Venture capital is a very opaque field – there aren’t many resources which describe how one can break into it, how to prepare for an interview, or what VC’s are looking for in a hire. As someone who was able to successfully navigate that process, I think it's important that I share what I’ve learned and make it more accessible for people to really break into the industry.

Thomas Englis, Associate @ Clearvision Ventures

Thomas Englis

“Venture capital is a very opaque field – there aren’t many resources that describe how one can break into it, how to prepare for an interview, or what VC’s are looking for in a hire. As someone who was able to successfully navigate that process, I think it's important that I share what I’ve learned and make it more accessible for people to really break into the industry. As we bring more clarity to this field my hope is that more people will be drawn to it and therefore the next generation of VC’s will be of a higher caliber than what exists today. This is especially important as VC’s exercise an outsized influence over new technology and the direction of innovation.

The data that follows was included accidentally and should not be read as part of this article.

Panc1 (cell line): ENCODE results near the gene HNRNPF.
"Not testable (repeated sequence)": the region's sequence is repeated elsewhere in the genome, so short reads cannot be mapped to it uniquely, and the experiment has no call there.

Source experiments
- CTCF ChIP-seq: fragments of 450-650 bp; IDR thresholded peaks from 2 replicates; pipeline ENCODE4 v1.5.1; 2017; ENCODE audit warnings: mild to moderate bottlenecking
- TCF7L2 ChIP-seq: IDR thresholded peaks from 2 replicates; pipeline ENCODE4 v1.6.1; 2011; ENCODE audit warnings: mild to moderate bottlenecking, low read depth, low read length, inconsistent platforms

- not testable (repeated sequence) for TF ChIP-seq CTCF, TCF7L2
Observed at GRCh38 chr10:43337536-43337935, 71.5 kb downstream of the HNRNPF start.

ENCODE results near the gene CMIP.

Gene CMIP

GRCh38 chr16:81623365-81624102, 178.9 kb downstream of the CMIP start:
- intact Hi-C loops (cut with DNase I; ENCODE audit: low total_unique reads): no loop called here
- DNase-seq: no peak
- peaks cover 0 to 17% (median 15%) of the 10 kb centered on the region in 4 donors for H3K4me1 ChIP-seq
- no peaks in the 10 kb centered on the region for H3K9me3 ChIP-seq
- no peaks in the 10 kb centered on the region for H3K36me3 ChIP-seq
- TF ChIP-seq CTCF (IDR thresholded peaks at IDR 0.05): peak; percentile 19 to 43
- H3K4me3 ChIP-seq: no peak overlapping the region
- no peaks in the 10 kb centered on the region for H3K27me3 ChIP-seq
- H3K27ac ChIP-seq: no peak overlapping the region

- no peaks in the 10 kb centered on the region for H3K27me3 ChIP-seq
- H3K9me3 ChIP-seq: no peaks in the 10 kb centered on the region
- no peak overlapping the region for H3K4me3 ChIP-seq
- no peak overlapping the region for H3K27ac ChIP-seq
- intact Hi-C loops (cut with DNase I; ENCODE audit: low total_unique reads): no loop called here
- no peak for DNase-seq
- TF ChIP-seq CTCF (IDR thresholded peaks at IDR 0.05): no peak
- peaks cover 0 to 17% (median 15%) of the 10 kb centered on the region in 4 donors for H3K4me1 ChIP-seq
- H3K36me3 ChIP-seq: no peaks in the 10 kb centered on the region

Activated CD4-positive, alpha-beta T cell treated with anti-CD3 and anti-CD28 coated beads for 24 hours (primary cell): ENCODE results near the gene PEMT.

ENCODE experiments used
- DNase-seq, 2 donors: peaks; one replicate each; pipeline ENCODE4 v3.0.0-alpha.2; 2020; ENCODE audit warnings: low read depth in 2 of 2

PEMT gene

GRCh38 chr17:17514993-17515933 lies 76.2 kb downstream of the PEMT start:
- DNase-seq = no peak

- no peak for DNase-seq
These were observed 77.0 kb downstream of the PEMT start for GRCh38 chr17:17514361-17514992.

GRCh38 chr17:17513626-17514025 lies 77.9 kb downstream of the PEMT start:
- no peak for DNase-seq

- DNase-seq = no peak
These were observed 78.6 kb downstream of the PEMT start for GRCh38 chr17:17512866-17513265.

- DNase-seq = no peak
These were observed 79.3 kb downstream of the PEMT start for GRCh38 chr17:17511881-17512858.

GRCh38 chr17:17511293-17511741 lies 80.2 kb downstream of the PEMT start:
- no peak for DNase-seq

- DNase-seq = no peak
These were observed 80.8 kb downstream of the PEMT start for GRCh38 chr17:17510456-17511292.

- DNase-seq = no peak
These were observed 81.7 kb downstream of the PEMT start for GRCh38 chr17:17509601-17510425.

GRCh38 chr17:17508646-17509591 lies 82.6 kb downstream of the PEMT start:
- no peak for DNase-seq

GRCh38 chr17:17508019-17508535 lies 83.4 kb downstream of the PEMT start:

As a mentor, I try to take the time to get to know my mentee as an individual in order to figure out what drives them and where there goals are. As my understanding of the individual evolves, the things we talk about and their action items often change as well. I’ve learned that giving advice is easy, but delivering it in a way that makes it “click” for the listener is a challenge. People may not always be receptive to certain kinds of advice or anecdotes. Usually they need to spend some time thinking and grappling with an idea before they are be ready to implement the advice. For this reason I view mentorship as a back and forth exchange of ideas, instead of